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SHOULD YOU Eat Breakfast?

Growing up, we were told that breakfast is the most important meal of the day. But, then again, we were also told that there would be terrible consequences if we didn’t wait an hour after eating to swim and that it was illegal to have the interior car lights on while driving, so … we’re a little skeptical.

“The research pendulum continues to swing back and forth in respect to whether or not it is ‘better’ to eat breakfast versus skip it. For every study that supports eating breakfast, there is an equal and opposite study showing the alternative as being superior,” says Rachel Swanson, MS, RD, LDN. The details that really matter—things like, was this in metabolically healthy subjects or metabolically unhealthy subjects with multiple comorbidities? What did the breakfast consist of in the first place?—don’t typically make it into the headlines, she says.

This makes it very confusing for those of us just trying to be healthier. So, how important is it to eat breakfast, anyway? We investigate.


“I’m a big proponent of eating a balanced breakfast,” says certified holistic nutritionist Caroline Johnson. “Generally speaking, within two hours of waking up is ideal to support a healthy metabolism. After fasting overnight while we sleep, our bodies need fuel to start the day. Eating a balanced breakfast that prioritizes protein and fiber-rich whole food sources to maintain a balanced blood sugar will help you feel fueled, focused, and energized.” She adds that for women, a quality breakfast can help maintain hormone balance, which is important for our overall wellness in addition to things like promoting regular cycles and maintaining energy.


“Never assume a strategy for one person is equally effective for another,” says Rachel. She gives the following examples from her practice:
Client #1: An elite athlete—a wide receiver in the NFL. I would never recommend he skip breakfast.
Client #2: A successful CEO—mostly sedentary and diagnosed with metabolic syndrome. Skipping breakfast feels easy to him and thus a perfect strategy to help reduce total calorie intake.
Client #3: A do-it-all mother burning the candle at both ends, always fatigued and prone to hypoglycemia. For her, starting the day with a balanced breakfast is ideal.”



Fasting on its own isn’t a guarantee of better health. “It’s more important to consider what you are eating,” says French biochemist Jessie Inchauspé, founder of Glucose Goddess. “We have to think about several factors, the most important one being: how are you going to break your fast? What are you going to eat first during your day, whether at breakfast time or lunchtime?” In other words, if we skip breakfast, will we be able to make a healthy choice for lunch, or will we be so hungry that we demolish a cookie (or three)?

Rachel says she generally does prefer that people eat breakfast … unless breakfast consists of foods that are refined, processed, and sugary, like conventional cereals, white bagels, and pastries. In that scenario, she suggests, “you’d be better off” skipping breakfast. Jessie agrees, adding, “Breakfast that is sweet and creates a glucose spike will not set us up for success—in that case, skipping it and going straight to our savory lunch is probably best.”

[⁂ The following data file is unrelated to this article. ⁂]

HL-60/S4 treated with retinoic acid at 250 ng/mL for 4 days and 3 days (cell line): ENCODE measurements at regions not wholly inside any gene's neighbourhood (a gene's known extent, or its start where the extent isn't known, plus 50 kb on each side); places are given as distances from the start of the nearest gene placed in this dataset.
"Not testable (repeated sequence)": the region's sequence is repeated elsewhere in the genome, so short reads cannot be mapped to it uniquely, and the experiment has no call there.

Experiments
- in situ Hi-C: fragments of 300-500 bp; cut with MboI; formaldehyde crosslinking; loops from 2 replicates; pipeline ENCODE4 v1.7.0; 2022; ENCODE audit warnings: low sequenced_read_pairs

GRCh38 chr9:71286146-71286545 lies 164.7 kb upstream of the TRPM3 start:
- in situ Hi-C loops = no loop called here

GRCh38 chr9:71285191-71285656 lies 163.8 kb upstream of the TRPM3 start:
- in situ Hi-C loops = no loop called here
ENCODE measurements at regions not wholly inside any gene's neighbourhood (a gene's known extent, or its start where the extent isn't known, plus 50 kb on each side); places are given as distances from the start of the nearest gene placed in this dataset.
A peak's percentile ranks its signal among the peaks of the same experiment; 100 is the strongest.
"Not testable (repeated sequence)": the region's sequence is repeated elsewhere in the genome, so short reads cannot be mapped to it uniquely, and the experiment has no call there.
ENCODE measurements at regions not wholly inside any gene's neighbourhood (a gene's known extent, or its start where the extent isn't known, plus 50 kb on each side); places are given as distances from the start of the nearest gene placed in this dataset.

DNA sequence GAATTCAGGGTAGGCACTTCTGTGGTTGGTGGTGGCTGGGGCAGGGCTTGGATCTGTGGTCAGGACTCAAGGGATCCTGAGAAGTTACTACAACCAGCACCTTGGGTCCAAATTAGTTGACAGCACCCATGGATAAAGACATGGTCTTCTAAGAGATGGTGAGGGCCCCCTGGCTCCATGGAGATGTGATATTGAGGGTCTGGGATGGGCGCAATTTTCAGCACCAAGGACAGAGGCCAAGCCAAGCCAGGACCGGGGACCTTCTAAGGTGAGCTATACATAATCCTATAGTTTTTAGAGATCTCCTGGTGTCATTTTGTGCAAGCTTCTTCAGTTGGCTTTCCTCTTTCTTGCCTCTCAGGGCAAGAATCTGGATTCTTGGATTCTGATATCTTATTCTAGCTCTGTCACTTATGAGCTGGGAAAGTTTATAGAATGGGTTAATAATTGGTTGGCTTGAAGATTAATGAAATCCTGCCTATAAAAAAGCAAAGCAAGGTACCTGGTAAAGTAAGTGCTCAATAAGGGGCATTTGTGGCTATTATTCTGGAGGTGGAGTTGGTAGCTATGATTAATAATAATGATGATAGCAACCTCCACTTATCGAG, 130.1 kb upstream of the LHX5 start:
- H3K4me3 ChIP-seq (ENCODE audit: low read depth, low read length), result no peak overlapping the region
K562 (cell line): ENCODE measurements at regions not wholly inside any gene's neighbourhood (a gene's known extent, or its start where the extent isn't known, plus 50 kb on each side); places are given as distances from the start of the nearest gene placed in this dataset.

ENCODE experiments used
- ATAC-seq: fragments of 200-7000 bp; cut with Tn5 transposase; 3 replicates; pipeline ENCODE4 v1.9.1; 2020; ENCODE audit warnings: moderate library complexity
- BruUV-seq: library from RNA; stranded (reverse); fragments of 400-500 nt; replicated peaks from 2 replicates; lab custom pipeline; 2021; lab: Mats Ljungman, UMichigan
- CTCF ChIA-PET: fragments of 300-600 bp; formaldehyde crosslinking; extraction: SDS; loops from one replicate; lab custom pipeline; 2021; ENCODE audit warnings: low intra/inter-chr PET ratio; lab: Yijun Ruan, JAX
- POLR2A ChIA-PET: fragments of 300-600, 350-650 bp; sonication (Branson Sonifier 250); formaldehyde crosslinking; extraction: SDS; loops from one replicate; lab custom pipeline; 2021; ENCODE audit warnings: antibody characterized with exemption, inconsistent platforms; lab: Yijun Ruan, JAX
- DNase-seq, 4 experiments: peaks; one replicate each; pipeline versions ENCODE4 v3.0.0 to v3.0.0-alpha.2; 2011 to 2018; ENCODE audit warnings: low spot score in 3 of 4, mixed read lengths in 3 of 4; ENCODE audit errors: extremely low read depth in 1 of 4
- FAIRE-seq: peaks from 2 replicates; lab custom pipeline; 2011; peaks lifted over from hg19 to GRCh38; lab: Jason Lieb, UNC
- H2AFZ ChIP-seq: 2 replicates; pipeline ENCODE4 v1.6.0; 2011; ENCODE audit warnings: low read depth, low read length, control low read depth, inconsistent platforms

“Skipping breakfast is a strategy that some find both easy and practical in their efforts to compress their eating window,” says Rachel. This can be referred to as time-restricted eating, the purpose being a defined feeding-fasting period. “It can also be an effective strategy to control or reduce total caloric intake.”

However, she adds that “people largely conflate the benefits of skipping breakfast, when in fact those benefits are a result of the calorie deficit that this imposes.” So it’s not so much about skipping breakfast as it is reducing the overall calories we eat. “If you skip breakfast because it’s easy and it helps you achieve your health goals—whether that be for the goal of compressing the eating window, a strategy employed for weight loss, metabolic health, or otherwise—then great! Otherwise, there are many alternative strategies to select from,” she says.



The consensus among the experts is that in general, they recommend eating breakfast—as long as it’s a balanced breakfast. “This recommendation is about optimizing around biological processes linked to our innate circadian rhythm—our internal clock, or sleep-wake cycles. We know that digestion, metabolism and hormone secretion … are most efficient in the morning,” explains Rachel. For some people, a balanced breakfast helps with appetite regulation and intake for the rest of the day, she adds.


“If you feel absolutely amazing without eating breakfast, then keep doing you! We are all unique and have unique nutritional needs,” says Caroline. “Regardless of when your first meal of the day is, for optimal health, it’s important that it is savory. Avoid eating sweet foods—that include fruit juices, fruit-only smoothies—when you are fasted. Build your first meal of the day around protein, and that will help your body thrive,” adds Jessie.


From Poosh

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